Keep Ants From Killing Your Citrus Tree With These Tips & Tricks

Non-ideal growing conditions can impact the health of citrus trees, like poorly draining soil, nitrogen deficiency, and too little or too much water. Another problem for citrus trees, however, comes in the form of pests — specifically ants. If you spot ants on your lemon or orange tree, it could mean one of two likely things: You have aphids, or the (fire) ants are after the sap inside your tree. In the latter's case, these ants could even kill your tree. To prevent either scenario, though, you'll want to find a way to keep the ants at bay.

Methods for expelling ants from your yard's citrus tree include applying natural oils, washing the ants out, and sprinkling powder around the tree's base. If the ants visiting your tree aren't fire ants, then the chances are good you actually have an aphid problem and not an ant one. The ants are actually after what the aphids are leaving behind as they suck on the sap of your young tree's leaves: honeydew. So, if this is the case, after getting rid of the ants, you'll also want to get rid of the aphids so the ants don't return.

Spraying citrus trees with ant-repelling natural liquids

To defend your citrus tree from ants naturally, consider essential oils. Try mixing water with witch hazel and 20 drops of essential oil in a spray bottle. As for the best essential oil to banish ants, look no further than peppermint (an essential oil that's also effective against aphids). Most ants don't like the odor of mints, so using essential oils that come from the mint family will deliver desirable results, and peppermint and spearmint oils work especially well.

An alternative solution, however, is to use vinegar, garlic, and citronella oil. With your mixture, spray the leaves and stems of your yard's citrus tree, as well as around the entire circumference of the trunk. This perimeter will serve as a kind of obstacle for the ants, and, should they break through, they'll have to navigate the spray (that is, odor) all over the tree, too. Note, you may need to reapply the spray after it rains.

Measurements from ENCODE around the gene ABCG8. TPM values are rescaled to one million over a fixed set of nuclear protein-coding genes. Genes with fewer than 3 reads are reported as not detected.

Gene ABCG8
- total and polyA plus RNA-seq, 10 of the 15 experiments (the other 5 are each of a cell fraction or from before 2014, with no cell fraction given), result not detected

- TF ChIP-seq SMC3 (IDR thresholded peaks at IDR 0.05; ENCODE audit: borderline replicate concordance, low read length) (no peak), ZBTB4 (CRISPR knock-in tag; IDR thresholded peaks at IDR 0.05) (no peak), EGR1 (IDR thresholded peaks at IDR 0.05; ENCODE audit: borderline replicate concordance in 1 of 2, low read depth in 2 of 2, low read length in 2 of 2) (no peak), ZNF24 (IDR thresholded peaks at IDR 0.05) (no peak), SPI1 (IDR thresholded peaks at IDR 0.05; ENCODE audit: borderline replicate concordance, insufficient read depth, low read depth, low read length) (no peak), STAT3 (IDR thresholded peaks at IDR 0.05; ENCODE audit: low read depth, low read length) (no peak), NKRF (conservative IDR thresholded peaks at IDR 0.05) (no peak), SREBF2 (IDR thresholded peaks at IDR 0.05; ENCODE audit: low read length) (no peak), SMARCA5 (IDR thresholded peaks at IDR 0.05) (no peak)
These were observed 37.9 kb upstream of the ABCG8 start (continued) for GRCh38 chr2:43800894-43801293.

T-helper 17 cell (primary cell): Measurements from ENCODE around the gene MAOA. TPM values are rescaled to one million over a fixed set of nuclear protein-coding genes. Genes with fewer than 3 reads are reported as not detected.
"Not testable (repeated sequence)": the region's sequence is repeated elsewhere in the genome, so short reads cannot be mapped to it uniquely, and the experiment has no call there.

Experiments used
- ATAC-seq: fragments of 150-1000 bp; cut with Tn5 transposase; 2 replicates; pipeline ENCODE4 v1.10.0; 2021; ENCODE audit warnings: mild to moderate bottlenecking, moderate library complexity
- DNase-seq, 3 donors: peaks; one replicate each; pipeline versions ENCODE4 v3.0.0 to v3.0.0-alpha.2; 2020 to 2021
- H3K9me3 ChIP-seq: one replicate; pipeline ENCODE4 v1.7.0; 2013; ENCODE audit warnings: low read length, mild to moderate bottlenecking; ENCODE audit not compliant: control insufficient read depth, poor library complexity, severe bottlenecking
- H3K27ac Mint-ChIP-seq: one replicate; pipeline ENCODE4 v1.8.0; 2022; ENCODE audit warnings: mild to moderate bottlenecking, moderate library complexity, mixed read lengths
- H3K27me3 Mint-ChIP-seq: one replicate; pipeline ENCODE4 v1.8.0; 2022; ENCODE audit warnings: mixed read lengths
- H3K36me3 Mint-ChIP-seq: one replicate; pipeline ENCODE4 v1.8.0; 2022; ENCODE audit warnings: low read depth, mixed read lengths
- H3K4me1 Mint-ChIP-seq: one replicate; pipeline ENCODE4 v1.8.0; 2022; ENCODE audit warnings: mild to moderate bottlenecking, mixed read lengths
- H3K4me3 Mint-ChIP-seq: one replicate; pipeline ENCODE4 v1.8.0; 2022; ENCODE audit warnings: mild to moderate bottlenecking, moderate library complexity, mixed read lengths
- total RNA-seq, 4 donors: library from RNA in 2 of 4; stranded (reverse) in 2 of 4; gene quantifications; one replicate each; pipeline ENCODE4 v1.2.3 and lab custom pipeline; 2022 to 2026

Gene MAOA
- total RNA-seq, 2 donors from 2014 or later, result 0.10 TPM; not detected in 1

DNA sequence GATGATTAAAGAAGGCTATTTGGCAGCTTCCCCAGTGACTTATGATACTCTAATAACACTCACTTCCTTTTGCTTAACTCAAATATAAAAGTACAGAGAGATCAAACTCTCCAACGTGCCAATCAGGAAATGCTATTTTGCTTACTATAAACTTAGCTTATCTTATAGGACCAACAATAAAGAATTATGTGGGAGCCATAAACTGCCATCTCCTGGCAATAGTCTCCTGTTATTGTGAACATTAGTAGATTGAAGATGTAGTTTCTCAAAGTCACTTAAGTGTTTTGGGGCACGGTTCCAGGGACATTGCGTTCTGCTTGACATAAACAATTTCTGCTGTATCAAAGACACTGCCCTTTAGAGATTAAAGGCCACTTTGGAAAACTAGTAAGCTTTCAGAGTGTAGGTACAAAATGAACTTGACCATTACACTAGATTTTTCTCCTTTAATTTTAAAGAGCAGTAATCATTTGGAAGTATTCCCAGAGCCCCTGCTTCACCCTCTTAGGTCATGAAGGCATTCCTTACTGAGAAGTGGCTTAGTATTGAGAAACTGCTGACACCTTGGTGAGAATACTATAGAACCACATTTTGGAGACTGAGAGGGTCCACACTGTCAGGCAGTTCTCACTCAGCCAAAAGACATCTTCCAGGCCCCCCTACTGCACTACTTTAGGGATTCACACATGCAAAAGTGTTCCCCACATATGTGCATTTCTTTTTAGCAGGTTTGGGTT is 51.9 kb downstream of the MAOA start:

Speaking of water, another option is to simply wash away the ants (and aphids) on your citrus tree with a powerful blast from your garden hose. Doing so will not only expel the insects from the tree but also the honeydew the ants were after in the first place. For this method, you'll want to repeat the process every few days for about 10 days. In the case of fire ants, try locating their nest and then douse it with water or use diluted lemon juice to cover up their scent trail home.

Eliminating ants with substances and powders

If you suspect ants are killing your lemon or orange tree, beyond expelling them, you can also try making it more difficult for the ants to return. For instance, you could create an obstacle for the ants by applying a sticky substance around the base of the tree. This will prevent the ants from climbing higher. For this method, wrap the bottom of your tree tightly with a material like vinyl tape (about 4 to 8 inches in height), and then cover it with a substance like Tanglefoot that consists of vegetable waxes, castor oil, and natural gum resins. Ants shouldn't be able to navigate the barrier and ultimately will look elsewhere.

Another method is to add powder around the base of the tree, similar to the perimeter made with essential oil(s). Ants will avoid crawling across the powder and will be unable to reach the trunk. You could try using talcum powder or sprinkling powdered chalk.